2. It's hard not to lose your temper in situations like these. I know I feel like exploding when I hear and see nonsense like this from people. I believe it is outrageously arrogant for a person with no scientific training to believe that he or she knows more about a scientific topic than a person who has actually devoted his or her life to studying the subject. It would be like telling an engineer that I know more about bridge building and how to keep a skyscraper from tumbling down than he or she does...or telling Ben and Jerry I know more about making ice cream than either of them (note: I don't make ice cream). However, that is not the thought process of these people. They think there is some grand conspiracy, and why do they think this? Because their information sources (brainwashing sources) tell them that this is true. I recently had a conversation with a woman who told me that scientists have uncovered evidence of an ancient civilization under the Antarctic ice and it was going to completely change history. She thought I needed to know this information since I am looking for a job as a school librarian. She was adamant this was true; I'd never heard it before and figured it was nonsense since no news organization was talking about it. Come to find out, the "news" organizations that had put out this information were tabloids. Oh, and she told me I shouldn't believe the Discovery Channel or NASA when it came to this kind of information, but apparently, I should believe tabloids????? It's kind of funny, but it's also very sad. What I am trying to make myself feel is pity for these people rather than anger. The truth is that they are being manipulated by those conspiracy nutjobs out there who are spewing this garbage. And then the nutjobs tell them that anyone who disagrees with them is part of the conspiracy, and the audience just laps it all up. So the conspiracy theorists out there--some of whom actually believe the nonsense they're peddling, some who don't care and are just in it for a buck--have succeeded in making people see the world in a nonfactual, conspiracy-laden way. The problem is, as Ken Hobson notes, you can't just go up to that person and say, "Oh, poor you. You are so ignorance and innocent. Do you not see how you've been brainwashed?" because these people like to think of themselves as savvy news consumers who can't be swayed by the "liberal media." So as Ken notes, you have to rely on something else. Everything I've read about dealing with climate deniers is that they do not respond to facts. Why? Because they have their own misinformants spewing lies. From what I've read, one must approach these people with humility and compassion and explain not what the facts are but our personal stories instead. For instance, what originally made you passionate about the environment? Describe the majesty of the world around you. Has someone you've known suffered from pollution? What other connections do you have to the environment? It is hard, but you have to treat them respectfully even if in your heart, you know they're idiots. :-/ (Sorry for the long response.)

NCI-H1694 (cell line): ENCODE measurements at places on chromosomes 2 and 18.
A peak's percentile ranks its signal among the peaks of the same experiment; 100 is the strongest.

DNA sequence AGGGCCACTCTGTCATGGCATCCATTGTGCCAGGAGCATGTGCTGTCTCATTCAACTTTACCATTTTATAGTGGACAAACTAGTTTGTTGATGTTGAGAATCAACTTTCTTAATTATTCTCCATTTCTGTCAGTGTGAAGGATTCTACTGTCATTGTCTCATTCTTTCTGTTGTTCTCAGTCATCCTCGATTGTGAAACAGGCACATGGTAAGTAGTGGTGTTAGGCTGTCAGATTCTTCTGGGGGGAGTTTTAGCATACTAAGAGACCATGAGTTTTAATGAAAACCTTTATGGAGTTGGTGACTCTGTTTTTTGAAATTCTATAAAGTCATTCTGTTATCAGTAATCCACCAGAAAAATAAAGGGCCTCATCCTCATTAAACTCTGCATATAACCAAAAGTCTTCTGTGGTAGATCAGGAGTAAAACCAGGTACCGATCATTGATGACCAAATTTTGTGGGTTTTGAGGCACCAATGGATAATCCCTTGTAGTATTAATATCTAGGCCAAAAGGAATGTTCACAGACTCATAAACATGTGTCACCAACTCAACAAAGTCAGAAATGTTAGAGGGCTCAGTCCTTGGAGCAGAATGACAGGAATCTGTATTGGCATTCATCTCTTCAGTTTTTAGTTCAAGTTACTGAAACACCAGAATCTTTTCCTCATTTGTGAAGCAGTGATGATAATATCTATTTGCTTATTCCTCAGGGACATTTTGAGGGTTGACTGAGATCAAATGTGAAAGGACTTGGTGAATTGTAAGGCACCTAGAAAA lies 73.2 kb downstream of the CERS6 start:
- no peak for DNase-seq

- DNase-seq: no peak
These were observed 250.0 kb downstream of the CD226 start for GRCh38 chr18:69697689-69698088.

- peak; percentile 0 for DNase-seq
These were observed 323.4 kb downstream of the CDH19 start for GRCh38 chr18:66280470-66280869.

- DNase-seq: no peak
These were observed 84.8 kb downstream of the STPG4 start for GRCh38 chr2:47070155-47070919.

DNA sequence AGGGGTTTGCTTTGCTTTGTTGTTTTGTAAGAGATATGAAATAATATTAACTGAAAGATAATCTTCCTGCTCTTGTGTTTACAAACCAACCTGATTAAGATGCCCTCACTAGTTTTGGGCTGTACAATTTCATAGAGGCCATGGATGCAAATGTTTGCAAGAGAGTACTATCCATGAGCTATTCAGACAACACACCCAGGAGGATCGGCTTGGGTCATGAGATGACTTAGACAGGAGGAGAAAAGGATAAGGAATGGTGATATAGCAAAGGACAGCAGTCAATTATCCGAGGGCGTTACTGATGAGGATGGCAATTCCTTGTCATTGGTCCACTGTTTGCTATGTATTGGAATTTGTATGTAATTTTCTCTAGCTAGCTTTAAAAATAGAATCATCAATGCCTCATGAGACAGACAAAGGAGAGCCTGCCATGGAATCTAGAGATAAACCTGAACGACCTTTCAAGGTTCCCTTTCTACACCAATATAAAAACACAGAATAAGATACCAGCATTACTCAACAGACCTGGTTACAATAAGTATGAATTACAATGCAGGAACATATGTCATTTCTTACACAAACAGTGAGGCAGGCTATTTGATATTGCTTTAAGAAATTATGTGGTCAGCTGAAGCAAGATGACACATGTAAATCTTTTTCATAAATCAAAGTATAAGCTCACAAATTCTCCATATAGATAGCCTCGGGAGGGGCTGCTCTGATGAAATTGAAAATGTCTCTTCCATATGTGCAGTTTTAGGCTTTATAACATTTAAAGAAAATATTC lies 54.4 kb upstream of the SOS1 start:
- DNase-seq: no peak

ReplyDelete